ACS/WFC 10592

An ACS Survey of a Complete Sample of Luminous Infrared Galaxies in the Local Universe

At luminosities above 10^11.4 L_sun, the space density of far-infrared selected galaxies exceeds that of optically selected galaxies. These `luminous infrared galaxies’ {LIRGs} are primarily interacting or merging disk galaxies undergoing enhanced star formation and Active Galactic Nuclei {AGN} activity, possibly triggered as the objects transform into massive S0 and elliptical merger remnants. We propose ACS/WFC imaging of a complete sample of 88 L_IR > 10^11.4 L_sun luminous infrared galaxies in the IRAS Revised Bright Galaxy Sample {RBGS: i.e., 60 micron flux density > 5.24 Jy}. This sample is ideal not only in its completeness and sample size, but also in the proximity and brightness of the galaxies. The superb sensitivity, resolution, and field of view of ACS/WFC on HST enables a unique opportunity to study the detailed structure of galaxies that sample all stages of the merger process. Imaging will be done with the F439W and F814W filters {B and I-band} to examine as a function of both luminosity and merger state {i} the evidence at optical wavelengths of star formation and AGN activity and the manner in which instabilities {bars and bridges} in the galaxies may funnel material to these active regions, {ii} the relationship between star formation and AGN activity, and {iii} the structural properties {AGN, bulge, and disk components} and fundamental parameters {effective radius and surface brightness} of LIRGs and their similarity with putative evolutionary byproducts {elliptical, S0 and classical AGN host galaxies}. This HST survey will also bridge the wavelength gap between a Spitzer imaging survey {covering seven bands in the 3.6-160 micron range} and a GALEX UV imaging survey of these galaxies, but will resolve complexes of star clusters and multiple nuclei at resolutions well beyond the capabilities of either Spitzer or GALEX. The combined datasets will result in the most comprehensive multiwavelength study of interacting and merging galaxies to date.

ACS/WFC 10618

The Light Echoes around V838 Monocerotis: MHD in 3 Dimensions, Circumstellar Mapping, and Dust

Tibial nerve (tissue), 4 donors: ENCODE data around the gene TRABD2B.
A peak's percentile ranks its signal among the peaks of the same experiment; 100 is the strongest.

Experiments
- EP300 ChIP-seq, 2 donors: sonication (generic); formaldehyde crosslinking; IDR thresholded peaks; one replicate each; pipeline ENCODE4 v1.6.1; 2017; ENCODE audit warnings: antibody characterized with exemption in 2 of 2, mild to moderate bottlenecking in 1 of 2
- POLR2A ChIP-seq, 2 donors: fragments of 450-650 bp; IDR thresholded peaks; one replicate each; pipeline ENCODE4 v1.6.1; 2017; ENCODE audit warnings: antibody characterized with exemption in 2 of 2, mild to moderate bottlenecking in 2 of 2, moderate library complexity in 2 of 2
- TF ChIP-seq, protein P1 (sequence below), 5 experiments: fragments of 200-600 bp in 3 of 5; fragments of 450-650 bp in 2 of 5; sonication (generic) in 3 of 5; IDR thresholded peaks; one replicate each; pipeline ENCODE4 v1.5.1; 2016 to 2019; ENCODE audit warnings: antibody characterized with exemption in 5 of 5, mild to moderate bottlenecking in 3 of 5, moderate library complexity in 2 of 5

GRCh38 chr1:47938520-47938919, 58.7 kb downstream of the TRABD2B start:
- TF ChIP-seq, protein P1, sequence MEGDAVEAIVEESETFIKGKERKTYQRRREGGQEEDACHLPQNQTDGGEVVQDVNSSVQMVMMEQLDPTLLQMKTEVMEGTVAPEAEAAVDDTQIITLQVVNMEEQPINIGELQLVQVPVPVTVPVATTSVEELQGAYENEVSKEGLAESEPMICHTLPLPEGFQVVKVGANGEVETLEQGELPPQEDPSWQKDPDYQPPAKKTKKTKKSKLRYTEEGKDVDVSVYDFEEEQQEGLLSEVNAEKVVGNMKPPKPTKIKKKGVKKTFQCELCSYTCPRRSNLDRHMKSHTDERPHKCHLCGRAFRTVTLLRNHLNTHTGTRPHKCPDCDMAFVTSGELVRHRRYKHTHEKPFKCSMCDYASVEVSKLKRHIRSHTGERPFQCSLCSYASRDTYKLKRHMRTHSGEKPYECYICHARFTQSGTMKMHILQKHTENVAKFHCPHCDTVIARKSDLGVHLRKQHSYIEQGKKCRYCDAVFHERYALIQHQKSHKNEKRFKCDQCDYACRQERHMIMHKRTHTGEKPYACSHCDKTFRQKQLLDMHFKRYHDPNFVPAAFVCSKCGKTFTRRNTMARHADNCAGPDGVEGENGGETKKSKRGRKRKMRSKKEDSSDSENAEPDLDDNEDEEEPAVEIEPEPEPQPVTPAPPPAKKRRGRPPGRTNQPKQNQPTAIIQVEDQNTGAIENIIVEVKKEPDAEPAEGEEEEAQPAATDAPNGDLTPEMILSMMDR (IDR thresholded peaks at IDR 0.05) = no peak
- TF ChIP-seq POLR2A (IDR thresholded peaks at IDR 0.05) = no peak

V838 Monocerotis, which burst upon the astronomical scene in early 2002, is a completely unanticipated new object. It underwent a large-amplitude and very luminous outburst, during which its spectrum remained that of an extremely cool supergiant. A rapidly evolving set of light echoes around V838 Mon was discovered soon after the outburst, and quickly became the most spectacular display of the phenomenon ever seen. The light echoes, which were imaged by us with HST during 2002, provide the means to accomplish four unique types of measurements based on continued HST imaging during the event: {1} Study effects of MHD turbulence at high resolution and in 3 dimensions; {2} Construct the first unambiguous and fully 3-D map of a circumstellar dust envelope in the Milky Way; {3} Study dust physics in a unique setting where the spectrum and light curve of the illumination, and the scattering angle, are unambiguously known; and {4} Determine the distance to V838 Mon through two independent direct geometric techniques {polarimetry and angular expansion rates}. Because of the extreme rarity of light echoes, this is almost certainly the only opportunity to achieve such results during the lifetime of HST. We propose a campaign during Cycle 14 of imaging the echoes every 8 days for a total of 6 epochs, in order to fully map a thin slab through the dust shell and achieve the other goals listed above.

NIC2 10527

Imaging Scattered Light from Debris Disks Discovered by the Spitzer Space Telescope Around 20 Sun-like